Electric scooters, or “e-scooters,” are the latest micro-transportation fad to hit the streets of Florida. However, as we discussed in a previous blog, these vehicles aren’t exactly the safest means of recreational transportation. In fact, there is one concern that has lawmakers and safety experts in a tizzy: A customer can rent a scooter without knowing or understanding Florida’s e-scooter laws and regulations. As a result, thousands of negligent “scooterists” are suffering fall injuries, running into people (and each other), and being hit by larger vehicles. This factor is concerning because e-scooter accident liability represents an untested legal frontier, and most micromobility companies are protected by a lengthy and skim-worthy waiver.
In 2020, there is bound to be an influx of electric scooters docking in Florida’s most populated cities. To help you stay safe and out of a courtroom, the Pittman Firm, P.A. has compiled a list of e-scooter regulations and liability concerns you need to be aware of both now and in the coming years.
In Florida, an electric scooter is only street-legal if it has a seat or saddle. While a scooter does not have to be registered with the Florida Department of Highway Safety and Motor Vehicles (FLMSMV), a renting customer does need to be licensed before operating a vehicle within the state. As a fun note, if your scooter has an engine over 50cc, it is technically considered a motorcycle and is therefore bound by Florida’s motorcycle laws.
Before renting or purchasing an e-scooter, you must have a clear understanding of the following rules and regulations:
Despite these laws, it is not unusual to see a negligent scooterist weaving through sidewalk-bound pedestrians and passing motorists. But many drivers tend to get flustered and angry around scooterists because they don’t know how to safely navigate around or in consideration of them. If either party is distracted or makes a mistake, it could easily result in a severe collision that has fatal consequences.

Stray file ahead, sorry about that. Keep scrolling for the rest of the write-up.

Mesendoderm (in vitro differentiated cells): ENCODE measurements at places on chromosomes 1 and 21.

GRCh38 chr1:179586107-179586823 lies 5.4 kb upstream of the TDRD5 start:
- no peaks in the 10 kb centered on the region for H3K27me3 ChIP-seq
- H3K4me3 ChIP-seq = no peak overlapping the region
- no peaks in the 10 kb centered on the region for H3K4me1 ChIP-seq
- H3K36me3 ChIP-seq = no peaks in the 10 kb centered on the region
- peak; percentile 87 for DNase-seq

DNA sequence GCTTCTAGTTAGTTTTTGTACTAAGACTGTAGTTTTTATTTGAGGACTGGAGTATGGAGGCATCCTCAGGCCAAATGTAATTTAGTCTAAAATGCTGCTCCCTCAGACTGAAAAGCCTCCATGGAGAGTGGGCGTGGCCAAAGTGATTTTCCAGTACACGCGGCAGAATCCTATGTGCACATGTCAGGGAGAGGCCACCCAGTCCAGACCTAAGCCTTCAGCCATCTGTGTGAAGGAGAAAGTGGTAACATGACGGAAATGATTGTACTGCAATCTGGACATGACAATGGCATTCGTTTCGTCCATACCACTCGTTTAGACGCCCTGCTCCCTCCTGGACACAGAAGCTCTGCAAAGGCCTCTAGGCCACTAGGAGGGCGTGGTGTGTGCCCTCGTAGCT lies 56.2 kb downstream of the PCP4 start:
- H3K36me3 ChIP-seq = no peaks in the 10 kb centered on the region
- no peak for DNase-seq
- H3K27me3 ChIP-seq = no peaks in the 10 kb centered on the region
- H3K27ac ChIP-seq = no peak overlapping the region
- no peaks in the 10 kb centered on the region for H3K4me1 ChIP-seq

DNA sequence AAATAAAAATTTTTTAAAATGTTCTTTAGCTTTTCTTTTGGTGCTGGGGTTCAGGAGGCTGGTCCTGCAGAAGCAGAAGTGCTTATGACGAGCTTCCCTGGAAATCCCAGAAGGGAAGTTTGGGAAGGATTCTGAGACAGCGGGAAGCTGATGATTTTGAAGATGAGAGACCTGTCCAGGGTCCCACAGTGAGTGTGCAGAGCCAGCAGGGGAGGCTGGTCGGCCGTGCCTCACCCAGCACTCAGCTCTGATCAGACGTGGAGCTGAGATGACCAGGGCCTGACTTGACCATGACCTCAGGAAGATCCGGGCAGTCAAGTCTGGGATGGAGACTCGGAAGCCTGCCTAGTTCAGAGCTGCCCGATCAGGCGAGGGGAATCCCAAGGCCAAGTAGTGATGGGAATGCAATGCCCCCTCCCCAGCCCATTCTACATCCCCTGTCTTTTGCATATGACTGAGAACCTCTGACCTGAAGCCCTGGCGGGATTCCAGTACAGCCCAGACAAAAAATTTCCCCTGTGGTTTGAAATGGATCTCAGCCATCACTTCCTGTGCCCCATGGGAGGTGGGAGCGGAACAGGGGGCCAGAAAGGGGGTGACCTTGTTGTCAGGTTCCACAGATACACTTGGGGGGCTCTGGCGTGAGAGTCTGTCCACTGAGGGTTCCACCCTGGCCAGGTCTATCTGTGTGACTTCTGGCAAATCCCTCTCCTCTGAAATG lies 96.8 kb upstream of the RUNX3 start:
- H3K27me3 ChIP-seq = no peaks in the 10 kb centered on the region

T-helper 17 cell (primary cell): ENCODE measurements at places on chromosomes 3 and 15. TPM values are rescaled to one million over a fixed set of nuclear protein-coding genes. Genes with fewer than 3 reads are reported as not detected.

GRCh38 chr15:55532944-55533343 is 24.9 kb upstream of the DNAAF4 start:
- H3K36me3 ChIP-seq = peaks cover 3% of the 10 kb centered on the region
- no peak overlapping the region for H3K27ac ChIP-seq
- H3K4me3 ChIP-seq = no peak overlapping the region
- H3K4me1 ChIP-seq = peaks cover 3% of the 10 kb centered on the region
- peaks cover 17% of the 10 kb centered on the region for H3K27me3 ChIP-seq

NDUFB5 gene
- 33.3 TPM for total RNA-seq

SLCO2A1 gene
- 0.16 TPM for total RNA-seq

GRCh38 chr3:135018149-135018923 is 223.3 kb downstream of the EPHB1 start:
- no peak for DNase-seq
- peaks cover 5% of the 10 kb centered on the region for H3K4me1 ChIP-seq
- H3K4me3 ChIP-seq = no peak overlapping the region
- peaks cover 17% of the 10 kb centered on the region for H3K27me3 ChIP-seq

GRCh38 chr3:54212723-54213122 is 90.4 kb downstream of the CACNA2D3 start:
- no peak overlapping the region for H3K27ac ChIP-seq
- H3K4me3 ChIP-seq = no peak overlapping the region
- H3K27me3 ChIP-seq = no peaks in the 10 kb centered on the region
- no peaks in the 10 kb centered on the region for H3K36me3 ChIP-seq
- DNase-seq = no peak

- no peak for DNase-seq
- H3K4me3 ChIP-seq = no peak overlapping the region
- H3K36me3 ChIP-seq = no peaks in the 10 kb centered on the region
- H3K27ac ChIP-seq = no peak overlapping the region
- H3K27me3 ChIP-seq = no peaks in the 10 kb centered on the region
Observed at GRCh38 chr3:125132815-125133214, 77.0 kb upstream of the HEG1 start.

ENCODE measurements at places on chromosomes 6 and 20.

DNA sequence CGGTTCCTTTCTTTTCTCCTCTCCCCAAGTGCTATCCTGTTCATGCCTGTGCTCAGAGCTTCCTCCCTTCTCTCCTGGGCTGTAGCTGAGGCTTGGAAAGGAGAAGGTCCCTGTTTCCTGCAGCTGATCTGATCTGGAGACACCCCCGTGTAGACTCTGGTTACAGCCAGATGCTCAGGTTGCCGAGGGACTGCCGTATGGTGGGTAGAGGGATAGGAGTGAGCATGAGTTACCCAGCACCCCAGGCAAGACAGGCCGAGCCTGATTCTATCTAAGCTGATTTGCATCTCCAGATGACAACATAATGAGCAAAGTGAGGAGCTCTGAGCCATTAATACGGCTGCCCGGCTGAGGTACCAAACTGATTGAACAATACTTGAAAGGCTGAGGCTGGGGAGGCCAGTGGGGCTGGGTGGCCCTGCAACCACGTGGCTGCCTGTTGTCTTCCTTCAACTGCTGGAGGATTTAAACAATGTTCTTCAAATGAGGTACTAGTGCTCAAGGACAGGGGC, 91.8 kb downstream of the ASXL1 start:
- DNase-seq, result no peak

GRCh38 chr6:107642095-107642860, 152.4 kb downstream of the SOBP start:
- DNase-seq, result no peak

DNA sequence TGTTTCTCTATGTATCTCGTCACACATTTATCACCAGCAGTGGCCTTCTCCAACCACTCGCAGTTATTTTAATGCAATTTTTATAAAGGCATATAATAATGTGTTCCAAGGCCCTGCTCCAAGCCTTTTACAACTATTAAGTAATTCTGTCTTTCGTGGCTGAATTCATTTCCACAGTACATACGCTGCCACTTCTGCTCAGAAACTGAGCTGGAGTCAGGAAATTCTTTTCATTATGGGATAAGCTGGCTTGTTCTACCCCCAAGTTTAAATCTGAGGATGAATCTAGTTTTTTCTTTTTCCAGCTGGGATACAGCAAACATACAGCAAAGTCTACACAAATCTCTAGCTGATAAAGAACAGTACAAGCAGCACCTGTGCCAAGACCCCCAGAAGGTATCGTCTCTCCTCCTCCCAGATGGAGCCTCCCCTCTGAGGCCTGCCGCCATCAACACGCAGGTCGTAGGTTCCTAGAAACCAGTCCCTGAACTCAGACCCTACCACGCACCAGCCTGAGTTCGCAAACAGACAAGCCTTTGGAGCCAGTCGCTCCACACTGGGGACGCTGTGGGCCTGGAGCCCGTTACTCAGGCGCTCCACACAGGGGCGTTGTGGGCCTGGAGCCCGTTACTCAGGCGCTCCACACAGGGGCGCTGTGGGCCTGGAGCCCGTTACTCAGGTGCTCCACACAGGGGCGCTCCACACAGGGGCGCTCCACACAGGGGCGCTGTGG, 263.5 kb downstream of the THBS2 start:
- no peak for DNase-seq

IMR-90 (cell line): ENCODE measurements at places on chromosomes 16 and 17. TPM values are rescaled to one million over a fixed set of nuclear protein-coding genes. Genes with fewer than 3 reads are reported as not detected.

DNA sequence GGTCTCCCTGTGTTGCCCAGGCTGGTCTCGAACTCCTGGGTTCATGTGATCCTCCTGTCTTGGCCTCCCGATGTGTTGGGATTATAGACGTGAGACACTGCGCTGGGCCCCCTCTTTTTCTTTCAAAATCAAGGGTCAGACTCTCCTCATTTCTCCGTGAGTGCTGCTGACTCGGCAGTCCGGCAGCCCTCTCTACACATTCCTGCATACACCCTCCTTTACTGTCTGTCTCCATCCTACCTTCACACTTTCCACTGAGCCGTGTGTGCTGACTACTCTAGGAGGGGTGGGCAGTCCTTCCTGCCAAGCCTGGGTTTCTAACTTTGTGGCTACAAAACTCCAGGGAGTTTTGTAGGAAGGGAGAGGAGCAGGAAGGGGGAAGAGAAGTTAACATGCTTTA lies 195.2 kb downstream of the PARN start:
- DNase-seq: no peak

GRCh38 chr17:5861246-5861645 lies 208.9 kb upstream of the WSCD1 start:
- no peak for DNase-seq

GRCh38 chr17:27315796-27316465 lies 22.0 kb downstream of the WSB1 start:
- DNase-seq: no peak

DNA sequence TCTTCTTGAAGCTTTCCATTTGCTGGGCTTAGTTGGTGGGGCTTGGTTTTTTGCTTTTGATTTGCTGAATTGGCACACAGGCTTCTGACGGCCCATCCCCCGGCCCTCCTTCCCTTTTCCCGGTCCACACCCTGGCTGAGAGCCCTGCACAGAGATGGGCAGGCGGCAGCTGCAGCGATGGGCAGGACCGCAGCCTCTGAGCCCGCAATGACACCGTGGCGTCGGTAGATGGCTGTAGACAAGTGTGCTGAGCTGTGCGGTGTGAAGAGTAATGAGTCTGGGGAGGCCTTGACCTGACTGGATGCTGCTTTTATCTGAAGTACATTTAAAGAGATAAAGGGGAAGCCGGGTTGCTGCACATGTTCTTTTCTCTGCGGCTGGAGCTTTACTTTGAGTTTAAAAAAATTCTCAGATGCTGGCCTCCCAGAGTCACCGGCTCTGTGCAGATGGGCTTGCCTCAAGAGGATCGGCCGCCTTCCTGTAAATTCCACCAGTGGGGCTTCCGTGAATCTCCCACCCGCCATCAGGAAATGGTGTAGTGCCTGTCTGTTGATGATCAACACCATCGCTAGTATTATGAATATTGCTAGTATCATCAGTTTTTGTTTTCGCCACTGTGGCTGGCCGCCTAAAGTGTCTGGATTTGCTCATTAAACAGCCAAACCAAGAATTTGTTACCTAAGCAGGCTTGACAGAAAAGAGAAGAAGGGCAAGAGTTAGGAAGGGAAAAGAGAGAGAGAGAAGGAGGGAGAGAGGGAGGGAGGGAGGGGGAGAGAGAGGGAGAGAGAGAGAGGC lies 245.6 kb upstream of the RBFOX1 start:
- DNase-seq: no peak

And what about the liability issues surrounding geo-fencing? There has been a significant increase in the number of pedestrian accidents and injuries since the introduction of the electric scooter. To address this issue, micromobility companies are testing geo-fencing options in multiple states – and to questionable results. Geo-fencing is a GPS-based service that allows companies to broadcast virtual fences in designated areas to create no-parking and no-ride zones. If a scooterist accidentally enters a geo-fenced area, their vehicle will automatically stop or slow to 5 mph.
This may seem like a great idea, but two critical problems have yet to be addressed:
What happens if a rider is thrown off a scooter and lands in front of a passing car? In other words, who is liable when an e-scooter accident occurs?
Because electric scooters lack built-in safety features, even a minor accident can result in catastrophic and fatal injuries. Treatments, surgeries, ongoing therapy and rehabilitation services – it’s no surprise that even a “minor” collision can set a survivor back a good $10,000. Fortunately, an injured scooterist (or scooter victim) may have grounds to file a claim against the negligent party responsible for their injuries and financial losses.
But which parties can be held liable in Florida? The answer to this question is dependent on the circumstances surrounding a collision. For example, a plaintiff may be able to file a claim against:
Contact the personal injury lawyers at The Pittman Firm, P.A. if you require legal representation after an e-scooter collision. Our legal team can investigate your case, calculate the maximum value of your claim, and negotiate with the defendant’s insurance company on your behalf. If necessary, we can take your case to court and litigate for a favorable verdict that reflects your injury-related losses and debts.
Contact The Pittman Firm, P.A. at (850) 764-0383 to arrange a free consultation today.